The effectiveness of a cosmetic is a parameter that consumers can only accurately assess with repeated applications of the product, whereby texture is essentially an immediate feature that is being evaluated when judging the degree of appreciation of a product.
The tactile characteristics of a cosmetic, also known by the term “texture”, are chosen as part of the purchase decision of a product and are therefore prioritised by cosmetic companies to achieve the desired application effect. One might say that, together with the perception of a product’s possible fragrance, applicability and smoothness are the key factors driving the purchase of a cosmetic.
What is texture and why it is important
It is vital, nonetheless, that the purchase of a cosmetic with a certain texture which is also suitable for the consumer’s type of skin and usage pattern. When purchasing day creams, consumers prefer products with light textures and can be easily absorbed, since they are often applied to skin that will be covered later with make-up; in the selection of night-time products, consumers look for more full-bodied and nourishing textures, with little or no fragrance.
Texture of a cream: the parameters to be evaluated
Obviously, the choice of texture is strongly conditioned by the type of skin, as mixed skin and oily or acne-prone skin need a light texture and non-occlusive for the skin, while dehydrated skin, alipic and mature skin benefit more from full-bodied textures due to the greater presence of moisturising and nourishing butters and oils.
Men and women have varying needs dictated by different physiological characteristics: man’s skin has a higher content of sebaceous glands than women’s and is therefore more lubricated. This leads to a desire for cosmetics with a light and, above all, not very oil-based texture, this type of product is most appreciated in everyday use by the male population.
But how do cosmetic companies respond to these different needs? From a technical-formulative point of view, the choice is wide, thanks to the possibility of using diverse types of texturizing and various ways of conveying the ingredients, playing also on the viscosity of the preparations and the proportions between the variant texturizing ingredients, which depending on the used concentration can give rise to completely different products.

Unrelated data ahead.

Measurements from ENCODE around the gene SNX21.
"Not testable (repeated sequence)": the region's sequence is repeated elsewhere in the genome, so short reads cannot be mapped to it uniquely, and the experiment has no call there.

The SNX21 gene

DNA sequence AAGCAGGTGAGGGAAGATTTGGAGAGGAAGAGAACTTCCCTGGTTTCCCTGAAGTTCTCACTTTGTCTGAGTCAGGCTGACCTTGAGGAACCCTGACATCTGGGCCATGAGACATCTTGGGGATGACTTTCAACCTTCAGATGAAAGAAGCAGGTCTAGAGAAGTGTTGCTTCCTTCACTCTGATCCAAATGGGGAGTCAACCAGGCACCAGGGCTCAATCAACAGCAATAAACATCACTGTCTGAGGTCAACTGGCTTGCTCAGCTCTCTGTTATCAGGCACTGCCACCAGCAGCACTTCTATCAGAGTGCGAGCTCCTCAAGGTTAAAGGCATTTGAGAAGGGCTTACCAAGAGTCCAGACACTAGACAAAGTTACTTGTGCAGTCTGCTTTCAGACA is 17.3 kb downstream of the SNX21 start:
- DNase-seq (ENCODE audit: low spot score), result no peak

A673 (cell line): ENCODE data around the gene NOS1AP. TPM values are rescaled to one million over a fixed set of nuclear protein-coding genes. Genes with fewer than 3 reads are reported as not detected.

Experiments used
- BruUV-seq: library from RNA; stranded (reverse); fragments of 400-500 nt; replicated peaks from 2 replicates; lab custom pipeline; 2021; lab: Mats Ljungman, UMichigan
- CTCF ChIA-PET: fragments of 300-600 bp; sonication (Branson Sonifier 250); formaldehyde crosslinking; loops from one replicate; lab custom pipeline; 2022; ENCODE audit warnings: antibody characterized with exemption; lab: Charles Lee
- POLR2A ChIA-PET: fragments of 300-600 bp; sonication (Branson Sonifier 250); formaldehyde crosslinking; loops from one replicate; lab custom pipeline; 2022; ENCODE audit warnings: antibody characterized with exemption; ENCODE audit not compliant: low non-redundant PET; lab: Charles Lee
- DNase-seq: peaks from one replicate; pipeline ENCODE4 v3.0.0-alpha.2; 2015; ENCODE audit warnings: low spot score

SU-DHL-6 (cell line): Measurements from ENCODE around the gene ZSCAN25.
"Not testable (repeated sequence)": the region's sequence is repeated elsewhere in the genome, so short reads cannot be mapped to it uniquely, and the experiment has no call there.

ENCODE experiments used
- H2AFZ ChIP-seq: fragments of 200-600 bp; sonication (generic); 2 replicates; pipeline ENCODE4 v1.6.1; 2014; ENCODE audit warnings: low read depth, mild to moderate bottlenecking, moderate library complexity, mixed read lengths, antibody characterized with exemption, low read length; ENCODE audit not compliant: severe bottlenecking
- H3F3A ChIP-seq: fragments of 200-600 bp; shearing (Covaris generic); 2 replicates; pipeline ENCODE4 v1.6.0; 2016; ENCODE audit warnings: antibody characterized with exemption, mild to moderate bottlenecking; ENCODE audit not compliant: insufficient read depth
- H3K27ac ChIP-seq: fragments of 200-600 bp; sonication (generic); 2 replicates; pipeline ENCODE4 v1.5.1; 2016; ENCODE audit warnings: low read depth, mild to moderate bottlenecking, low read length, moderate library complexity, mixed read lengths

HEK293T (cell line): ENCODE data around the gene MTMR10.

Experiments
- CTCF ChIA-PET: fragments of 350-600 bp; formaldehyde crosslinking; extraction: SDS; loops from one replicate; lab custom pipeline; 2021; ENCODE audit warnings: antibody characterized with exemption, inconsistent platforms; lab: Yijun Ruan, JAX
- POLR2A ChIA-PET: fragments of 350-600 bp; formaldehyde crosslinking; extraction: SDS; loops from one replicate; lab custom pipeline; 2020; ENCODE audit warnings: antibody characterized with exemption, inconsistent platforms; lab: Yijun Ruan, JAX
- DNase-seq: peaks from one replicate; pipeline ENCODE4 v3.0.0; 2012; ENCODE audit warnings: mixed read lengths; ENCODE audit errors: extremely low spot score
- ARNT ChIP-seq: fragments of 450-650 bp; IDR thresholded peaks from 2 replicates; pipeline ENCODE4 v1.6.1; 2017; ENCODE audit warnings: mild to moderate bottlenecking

Types and applications in cosmetics
Whereas in the past, silicone and silicone derivatives were almost exclusively used to modulate the sensory effects of a cosmetic, nowadays, partly also due to a lack of consumer appreciation, inorganic texturisers such as silica and talc, naturally derived such as starch and its derivatives or 100% biodegradable esters such as Ethyl oleate and Ethyl olivate are widely used. The choice of a texturizing depends also on the final desired effect: For example, Ethyl olivate and silica both have a dry touch and are used in oil-in-water formulations while starch derivatives are widely used in water-in-oil emulsions for their capacity to reduce the greasiness of the cosmetic formulation.
Nowadays we talk about sensory experiences to guide the potential consumer towards the purchase of cosmetics that best meets his or her expectations. In this perspective, not only is the sensation of cosmetics on the skin evaluated immediately, but also the lay-ability and glide of the product, the effect that remains on the skin (the so-called “after feel”) is also taken into account which obviously represents a fundamental parameter in customer’s loyalty to the purchase of cosmetics.
This can range from gelatinous-looking cosmetics that stimulate fun and good humour to make-up remover oils that give a creamy effect on the skin after application…Choosing a cosmetic product is increasingly resembling a tasting experience, involving and stimulating deep senses and perceptions.